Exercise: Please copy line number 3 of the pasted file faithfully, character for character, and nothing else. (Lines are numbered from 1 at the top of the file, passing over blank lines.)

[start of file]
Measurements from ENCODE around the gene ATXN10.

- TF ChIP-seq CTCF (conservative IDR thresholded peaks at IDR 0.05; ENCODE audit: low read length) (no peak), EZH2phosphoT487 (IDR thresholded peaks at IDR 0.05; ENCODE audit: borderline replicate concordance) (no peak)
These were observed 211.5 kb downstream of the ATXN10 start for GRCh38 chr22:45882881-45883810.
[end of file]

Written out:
These were observed 211.5 kb downstream of the ATXN10 start for GRCh38 chr22:45882881-45883810.